Today is Pearl Harbor Day, the 70th anniversary of a sneak attack that devastated a nation. I’ve studied this event a bit in the past, and it’s pretty gruesome. I want my children to understand facets of history, and yet I worry about giving them too much information before they’re ready for it. This is one of the ways in which parents are uniquely qualified to teach their children—they understand their child’s maturity level and they know what that child can and cannot handle.
I have a daughter who can’t hear any bad news on the radio or it distresses her horribly. Anything she needs to be taught, I must present as gently as possible. I have another son who needs everything to be presented against a gospel backdrop, to be reminded that Heavenly Father loves and cares for all of us and that He is watching, even when things are hard. My seven-year-old has a very “whatever” attitude about everything he hears—things don’t really sink in with him. My other son is more accepting of the harsher realities of life. With four children and four very different responses, I need to create a balance in how I teach about these tough events in history.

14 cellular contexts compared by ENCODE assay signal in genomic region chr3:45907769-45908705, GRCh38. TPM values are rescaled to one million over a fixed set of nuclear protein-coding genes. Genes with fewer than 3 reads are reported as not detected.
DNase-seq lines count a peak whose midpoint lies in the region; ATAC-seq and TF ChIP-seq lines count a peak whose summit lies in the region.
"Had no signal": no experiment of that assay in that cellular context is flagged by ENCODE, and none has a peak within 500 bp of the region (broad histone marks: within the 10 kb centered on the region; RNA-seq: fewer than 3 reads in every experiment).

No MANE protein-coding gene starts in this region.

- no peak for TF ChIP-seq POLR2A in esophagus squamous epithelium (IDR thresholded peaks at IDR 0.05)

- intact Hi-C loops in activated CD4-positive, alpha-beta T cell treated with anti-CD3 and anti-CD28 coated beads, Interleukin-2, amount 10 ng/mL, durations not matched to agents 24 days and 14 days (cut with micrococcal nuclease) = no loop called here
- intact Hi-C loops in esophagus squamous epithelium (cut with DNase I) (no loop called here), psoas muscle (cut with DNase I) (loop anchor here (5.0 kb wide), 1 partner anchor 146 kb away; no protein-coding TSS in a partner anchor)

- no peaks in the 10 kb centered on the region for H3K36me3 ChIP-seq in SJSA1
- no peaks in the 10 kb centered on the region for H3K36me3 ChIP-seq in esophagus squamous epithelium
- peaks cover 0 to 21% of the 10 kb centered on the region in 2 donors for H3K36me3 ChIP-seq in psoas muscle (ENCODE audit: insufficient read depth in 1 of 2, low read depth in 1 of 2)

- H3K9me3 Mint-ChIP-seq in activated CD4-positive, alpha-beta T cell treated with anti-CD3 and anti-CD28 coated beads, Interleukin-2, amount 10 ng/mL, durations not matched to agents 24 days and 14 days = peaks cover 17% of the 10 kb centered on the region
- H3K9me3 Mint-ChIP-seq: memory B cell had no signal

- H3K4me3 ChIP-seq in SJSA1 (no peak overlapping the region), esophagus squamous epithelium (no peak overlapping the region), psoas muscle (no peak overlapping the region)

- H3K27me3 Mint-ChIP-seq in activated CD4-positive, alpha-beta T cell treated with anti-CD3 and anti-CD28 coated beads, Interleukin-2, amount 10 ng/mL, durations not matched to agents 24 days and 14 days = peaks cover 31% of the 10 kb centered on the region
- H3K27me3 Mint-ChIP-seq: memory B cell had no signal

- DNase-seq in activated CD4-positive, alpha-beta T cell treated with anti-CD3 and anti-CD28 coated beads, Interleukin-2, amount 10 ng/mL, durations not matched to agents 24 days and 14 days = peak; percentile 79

I’ve known some parents who don’t teach their children hard stuff. I knew a family who thought Elvis Presley was corrupt, so they didn’t teach their children about him at all, which made them seem backwards, from a pop culture standpoint. As teachers, we have the responsibility to make sure our children know about certain things, but as their parents, we can also include supporting stories or facts that will help our children accept those events in the proper framework. Perhaps in the case of Elvis, those parents could have presented him as the cultural icon he was, and then followed it with, “He made choices we don’t agree with personally.”
I feel it’s not responsible to shield our children to the extent that they are missing out on chunks of knowledge, but I feel it’s very irresponsible not to monitor their emotional reactions to the things they are being taught. I will not go into the horrors of the concentration camps until my children are in their teens, but right now I can give them a general overview of World War II. One step at a time, as they are ready … isn’t that how we all learn best?